• The welder I use is both 110 & 220, but it doesn't work well on 110 and draws too much power where you have to take constant breaks to point you let the welder sit longer than welding. Any welder who has a bunch of work to do & is laying down beautiful welds will tend to push it not wanting to break & start again & go from stacking dimes to not & can get away w/it until breakers pop reminding you its not a $4000 miller welder nor did you install that 220v circuit you always planned to. I want all this to be a thing of the past. Im on tight budget & know just enough to be dangerous. – viragocafe Feb 14 '18 at 3:16
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My take is that with the types of equipment that you are suggesting to install in this new garage/shop that you really should be having that building setup with its own main power panel and a power company line drop from the pole service directly to the garage.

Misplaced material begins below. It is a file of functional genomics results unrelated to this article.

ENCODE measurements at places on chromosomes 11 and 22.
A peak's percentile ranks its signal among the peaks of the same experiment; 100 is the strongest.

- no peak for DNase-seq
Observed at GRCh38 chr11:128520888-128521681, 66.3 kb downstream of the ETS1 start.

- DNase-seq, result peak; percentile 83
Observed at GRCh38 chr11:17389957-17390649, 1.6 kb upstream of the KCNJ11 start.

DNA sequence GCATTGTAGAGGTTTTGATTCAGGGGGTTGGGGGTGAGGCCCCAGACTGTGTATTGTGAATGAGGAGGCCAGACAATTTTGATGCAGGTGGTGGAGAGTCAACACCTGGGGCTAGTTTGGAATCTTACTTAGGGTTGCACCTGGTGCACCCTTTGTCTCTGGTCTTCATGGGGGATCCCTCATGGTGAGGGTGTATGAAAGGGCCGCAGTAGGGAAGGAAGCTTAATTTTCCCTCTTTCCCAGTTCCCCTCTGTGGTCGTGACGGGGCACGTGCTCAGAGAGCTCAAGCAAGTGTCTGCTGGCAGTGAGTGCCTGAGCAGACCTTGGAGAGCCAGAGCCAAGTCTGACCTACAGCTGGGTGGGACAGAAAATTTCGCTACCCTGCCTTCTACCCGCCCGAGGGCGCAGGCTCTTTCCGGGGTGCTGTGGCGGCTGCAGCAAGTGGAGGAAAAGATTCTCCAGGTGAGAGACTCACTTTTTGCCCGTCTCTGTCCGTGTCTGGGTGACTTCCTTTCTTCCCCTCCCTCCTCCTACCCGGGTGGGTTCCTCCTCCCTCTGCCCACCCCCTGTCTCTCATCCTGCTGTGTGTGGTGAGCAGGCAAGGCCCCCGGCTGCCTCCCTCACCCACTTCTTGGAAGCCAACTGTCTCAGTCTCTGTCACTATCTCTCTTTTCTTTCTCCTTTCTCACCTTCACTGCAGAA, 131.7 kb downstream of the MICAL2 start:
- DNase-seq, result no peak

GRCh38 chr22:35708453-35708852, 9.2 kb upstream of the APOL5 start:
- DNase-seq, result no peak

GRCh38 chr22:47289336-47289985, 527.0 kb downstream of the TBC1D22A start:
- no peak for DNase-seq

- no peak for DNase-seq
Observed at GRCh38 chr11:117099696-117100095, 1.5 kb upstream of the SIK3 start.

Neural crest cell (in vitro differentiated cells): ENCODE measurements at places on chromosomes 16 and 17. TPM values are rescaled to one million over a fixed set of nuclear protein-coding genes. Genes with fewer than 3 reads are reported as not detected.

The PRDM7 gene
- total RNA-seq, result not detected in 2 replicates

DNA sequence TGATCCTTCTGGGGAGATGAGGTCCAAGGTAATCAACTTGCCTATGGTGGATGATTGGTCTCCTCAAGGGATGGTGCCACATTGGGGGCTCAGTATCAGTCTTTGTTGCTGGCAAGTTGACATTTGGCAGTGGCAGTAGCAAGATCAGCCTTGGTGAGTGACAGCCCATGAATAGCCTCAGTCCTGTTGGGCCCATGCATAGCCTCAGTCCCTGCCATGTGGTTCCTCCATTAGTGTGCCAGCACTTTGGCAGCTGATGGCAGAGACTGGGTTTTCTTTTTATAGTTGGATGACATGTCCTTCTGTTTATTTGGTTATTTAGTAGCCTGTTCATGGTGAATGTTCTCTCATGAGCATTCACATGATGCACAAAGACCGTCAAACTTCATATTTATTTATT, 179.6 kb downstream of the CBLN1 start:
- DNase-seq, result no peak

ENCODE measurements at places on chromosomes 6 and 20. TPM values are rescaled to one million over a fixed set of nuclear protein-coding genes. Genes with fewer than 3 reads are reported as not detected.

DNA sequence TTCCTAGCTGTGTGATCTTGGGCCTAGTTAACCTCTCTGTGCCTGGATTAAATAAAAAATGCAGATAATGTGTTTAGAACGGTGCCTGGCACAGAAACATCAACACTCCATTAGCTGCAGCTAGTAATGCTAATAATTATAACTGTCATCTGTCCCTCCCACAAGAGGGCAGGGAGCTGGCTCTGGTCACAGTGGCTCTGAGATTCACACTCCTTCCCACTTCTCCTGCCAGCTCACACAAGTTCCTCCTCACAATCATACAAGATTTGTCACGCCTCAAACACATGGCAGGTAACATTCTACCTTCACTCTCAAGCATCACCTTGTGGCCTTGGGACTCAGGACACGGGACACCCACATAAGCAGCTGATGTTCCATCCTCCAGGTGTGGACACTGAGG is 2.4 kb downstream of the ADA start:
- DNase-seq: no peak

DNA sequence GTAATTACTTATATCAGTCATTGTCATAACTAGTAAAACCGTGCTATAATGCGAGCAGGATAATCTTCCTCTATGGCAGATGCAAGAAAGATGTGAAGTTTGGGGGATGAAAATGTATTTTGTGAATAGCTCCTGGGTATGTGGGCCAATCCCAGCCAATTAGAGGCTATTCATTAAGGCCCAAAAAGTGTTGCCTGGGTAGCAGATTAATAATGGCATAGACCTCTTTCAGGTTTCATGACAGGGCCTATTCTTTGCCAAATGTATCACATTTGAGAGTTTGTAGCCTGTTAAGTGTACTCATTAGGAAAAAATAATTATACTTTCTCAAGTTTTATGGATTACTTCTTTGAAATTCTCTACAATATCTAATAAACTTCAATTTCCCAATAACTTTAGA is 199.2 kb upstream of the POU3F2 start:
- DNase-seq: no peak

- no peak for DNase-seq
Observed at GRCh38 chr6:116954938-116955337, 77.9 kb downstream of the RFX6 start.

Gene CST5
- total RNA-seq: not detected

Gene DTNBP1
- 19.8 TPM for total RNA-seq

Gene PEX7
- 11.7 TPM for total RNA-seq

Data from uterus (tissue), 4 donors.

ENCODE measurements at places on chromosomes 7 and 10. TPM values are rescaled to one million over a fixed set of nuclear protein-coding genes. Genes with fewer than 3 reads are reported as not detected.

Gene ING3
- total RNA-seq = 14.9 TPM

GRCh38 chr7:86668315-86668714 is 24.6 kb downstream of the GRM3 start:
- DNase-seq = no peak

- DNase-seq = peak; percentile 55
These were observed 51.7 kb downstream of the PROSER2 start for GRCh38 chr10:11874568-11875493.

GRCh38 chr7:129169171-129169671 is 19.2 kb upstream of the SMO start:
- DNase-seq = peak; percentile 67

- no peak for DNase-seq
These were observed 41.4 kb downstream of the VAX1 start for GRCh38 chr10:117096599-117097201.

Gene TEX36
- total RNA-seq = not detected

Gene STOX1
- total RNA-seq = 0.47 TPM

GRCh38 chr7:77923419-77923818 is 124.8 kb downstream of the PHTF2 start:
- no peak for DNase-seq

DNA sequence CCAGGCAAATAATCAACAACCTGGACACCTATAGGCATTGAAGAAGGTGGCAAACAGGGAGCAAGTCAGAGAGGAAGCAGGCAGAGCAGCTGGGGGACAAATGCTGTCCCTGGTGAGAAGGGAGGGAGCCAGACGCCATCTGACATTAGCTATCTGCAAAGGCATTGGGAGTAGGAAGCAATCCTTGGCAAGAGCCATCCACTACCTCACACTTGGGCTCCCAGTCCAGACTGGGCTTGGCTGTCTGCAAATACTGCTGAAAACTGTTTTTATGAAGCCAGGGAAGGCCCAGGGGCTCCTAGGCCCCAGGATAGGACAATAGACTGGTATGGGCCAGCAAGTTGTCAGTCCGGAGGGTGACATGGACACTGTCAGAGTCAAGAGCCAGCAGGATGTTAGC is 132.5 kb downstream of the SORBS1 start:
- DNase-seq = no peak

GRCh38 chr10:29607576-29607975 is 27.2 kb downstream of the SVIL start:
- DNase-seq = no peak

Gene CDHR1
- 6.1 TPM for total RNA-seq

That may very well entail running a separate power meter at the shop. But since some of the activities you are suggesting (such as powder coating parts) sound like a business it may actually be an advantage to have a separate meter and accounting for the business.

  • Someone else made the comment if I have a separate meter pole on my shop it will have to have a separate address to bill to considering the house is already being billed to the current address making it sound like I practically needed to subdivide my property just to get an extra metered service. Is it really all that complicated or will the PUD bill 2 separate meters on my property one for shop one for house on same bill? The property was built in 1963 then rezoned commercial w/a residential use about 15 years ago. So I do have the ability to live here & run my business out back in my shop – viragocafe Feb 13 '18 at 7:11